New legislation aims to protect athletes in wealthiest programs
NOV 22, 2013 8:13a ET
New legislation introduced this week aims to provide financial protection and benefits to athletes at the wealthiest schools "who in some cases are left behind and taken advantage of," its author says.
Rep. Tony Cardenas (D-Calif.) said the Collegiate Student Athlete Protection Act would target programs that generate at least $10 million in media rights, and benefit athletes including those who lose their scholarship due to injury.
"When you look at football teams like Alabama who are accused of over-signing, and simply cutting players because they're injured or not as good as they were when they were recruited, these are student-athletes who were promised the opportunity to get a college education and graduate. We need to make sure that they have a better understanding that they're going to complete that relationship," Cardenas told USA Today. "It shouldn't be a situation where you have a kid who has a dream and then all of a sudden because the school gets a new coach or they have players that might be a little bit better than them ... they're just tossed to the side."
Cardenas said he's "not trying to make something that's unfair" by focusing on athletes at the wealthiest schools, which can use media revenue to pay for the proposed measures.
"I want to make sure it's clear that I'm not trying to punish small schools. I'm not trying to make something that's unfair," Cardenas said. "I want to make something that actually is relevant to the universities and colleges that are actually doing very well."
The bill, which is based on a law that took effect in California this year and is co-sponsored by Charles Rangel (D-NY), Tim Ryan (D-Ohio), Jared Huffman (D-Calif.), Elijah Cummings (D-Md.) and Betty McCollum (D-Minn.), potentially would cover almost every school in the ACC, Big 12, Big Ten, Pac-12 and SEC, and other powers including Notre Dame. Most of the schools already provide some benefits, but the bill would lock in greater guarantees.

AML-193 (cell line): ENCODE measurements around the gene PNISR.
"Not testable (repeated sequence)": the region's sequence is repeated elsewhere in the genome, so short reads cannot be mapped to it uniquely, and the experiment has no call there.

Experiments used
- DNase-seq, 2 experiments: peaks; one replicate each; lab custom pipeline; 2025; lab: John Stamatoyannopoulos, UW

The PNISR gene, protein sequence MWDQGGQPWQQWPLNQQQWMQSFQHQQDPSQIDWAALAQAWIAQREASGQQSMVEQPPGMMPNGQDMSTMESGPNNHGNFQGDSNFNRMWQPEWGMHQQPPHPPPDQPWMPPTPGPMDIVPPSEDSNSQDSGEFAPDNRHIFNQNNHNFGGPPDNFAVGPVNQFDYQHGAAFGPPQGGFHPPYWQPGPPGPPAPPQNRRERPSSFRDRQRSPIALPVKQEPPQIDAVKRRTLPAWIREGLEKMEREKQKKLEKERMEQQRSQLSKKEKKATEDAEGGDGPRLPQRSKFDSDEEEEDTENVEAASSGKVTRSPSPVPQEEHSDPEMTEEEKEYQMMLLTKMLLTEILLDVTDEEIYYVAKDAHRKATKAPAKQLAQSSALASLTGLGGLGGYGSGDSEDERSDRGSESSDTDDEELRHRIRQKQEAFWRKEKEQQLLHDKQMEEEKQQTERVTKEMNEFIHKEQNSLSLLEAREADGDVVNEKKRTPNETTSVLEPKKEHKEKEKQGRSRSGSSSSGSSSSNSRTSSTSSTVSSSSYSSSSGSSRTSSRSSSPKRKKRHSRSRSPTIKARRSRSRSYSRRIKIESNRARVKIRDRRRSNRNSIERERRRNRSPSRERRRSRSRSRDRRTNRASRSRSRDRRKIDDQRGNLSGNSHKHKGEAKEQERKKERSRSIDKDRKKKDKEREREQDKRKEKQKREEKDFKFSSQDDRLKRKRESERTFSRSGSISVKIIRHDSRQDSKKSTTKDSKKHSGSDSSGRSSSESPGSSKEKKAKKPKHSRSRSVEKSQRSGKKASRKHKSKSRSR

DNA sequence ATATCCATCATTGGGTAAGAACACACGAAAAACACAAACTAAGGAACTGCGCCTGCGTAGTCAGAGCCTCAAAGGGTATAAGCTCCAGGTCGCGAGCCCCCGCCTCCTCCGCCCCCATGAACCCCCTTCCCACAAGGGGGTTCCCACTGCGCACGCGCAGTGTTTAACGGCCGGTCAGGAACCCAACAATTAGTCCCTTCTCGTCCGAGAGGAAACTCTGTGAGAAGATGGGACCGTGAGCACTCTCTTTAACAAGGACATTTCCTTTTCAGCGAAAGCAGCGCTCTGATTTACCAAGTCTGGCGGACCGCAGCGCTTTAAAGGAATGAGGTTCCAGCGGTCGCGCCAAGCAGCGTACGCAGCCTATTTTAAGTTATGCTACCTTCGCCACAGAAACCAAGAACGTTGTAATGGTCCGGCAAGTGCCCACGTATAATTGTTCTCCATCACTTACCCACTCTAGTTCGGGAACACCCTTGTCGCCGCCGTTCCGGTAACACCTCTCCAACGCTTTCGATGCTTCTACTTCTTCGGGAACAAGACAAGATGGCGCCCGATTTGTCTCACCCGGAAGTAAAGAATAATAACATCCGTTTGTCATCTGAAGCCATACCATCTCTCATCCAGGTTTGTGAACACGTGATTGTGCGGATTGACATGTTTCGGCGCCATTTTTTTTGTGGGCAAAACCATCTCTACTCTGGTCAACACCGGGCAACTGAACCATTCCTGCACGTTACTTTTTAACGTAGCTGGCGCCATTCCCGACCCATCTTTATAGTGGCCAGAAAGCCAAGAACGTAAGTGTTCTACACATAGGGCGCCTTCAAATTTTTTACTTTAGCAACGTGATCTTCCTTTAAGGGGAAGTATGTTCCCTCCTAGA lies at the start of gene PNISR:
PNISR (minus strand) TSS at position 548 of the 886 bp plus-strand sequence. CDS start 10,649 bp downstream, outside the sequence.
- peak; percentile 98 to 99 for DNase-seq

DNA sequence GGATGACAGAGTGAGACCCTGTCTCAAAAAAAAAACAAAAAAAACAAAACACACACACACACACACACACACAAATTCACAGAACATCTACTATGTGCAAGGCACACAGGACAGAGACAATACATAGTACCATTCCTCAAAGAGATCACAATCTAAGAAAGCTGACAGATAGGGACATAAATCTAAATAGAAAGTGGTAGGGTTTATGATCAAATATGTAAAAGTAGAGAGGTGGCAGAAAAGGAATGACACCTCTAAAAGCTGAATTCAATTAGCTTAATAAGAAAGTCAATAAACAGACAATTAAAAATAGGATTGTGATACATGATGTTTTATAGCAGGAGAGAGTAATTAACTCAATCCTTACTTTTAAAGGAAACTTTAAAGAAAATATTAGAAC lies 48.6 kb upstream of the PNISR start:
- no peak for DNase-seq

It would apply to athletes with good academics and good behavior and provide them with full financial support for up to five years in case of injury or illness, or if they lost their scholarship due to being dismissed from the team. It also entails stricter standards for concussion testing, disciplinary appeals and transfers.
"We've not yet had a chance to fully review (Cardenas') bill to comment specifically on its provisions," NCAA spokeswoman Stacey Osburn told USA Today. "More broadly, the NCAA and our members provide more than $2 billion in full or partial scholarships to student-athletes each year and the health and well-being of our student-athletes is our highest priority."
It's the second House bill on college sports introduced in the past few months. Rep. Charles Dent (R-Penn.) and Rep. Joyce Beatty (D-Ohio) authored one that calls for greater due process in cases of misconduct by programs and mandatory four-year scholarships for students who play contact sports. The NCAA also is facing lawsuits and pressure to pay athletes, plus a long-running anti-trust case about its ability to license athletes' names and likenesses.
The California State Assembly will consider a bill next year that would require all public schools with at least $20 million in media and licensing revenue to give five-year scholarships to all athletes, covering the cost of attending school plus providing a stipend of $3,600.
Cardenas said his experience trying to push this year's state legislation through convinced him the time to act was now.
"What happened was (legislators) found that there was a tremendous amount of resistance," Cardenas said. "There were some schools that said, 'We, as an individual school, we do the right thing anyway. Why do you need a law?'"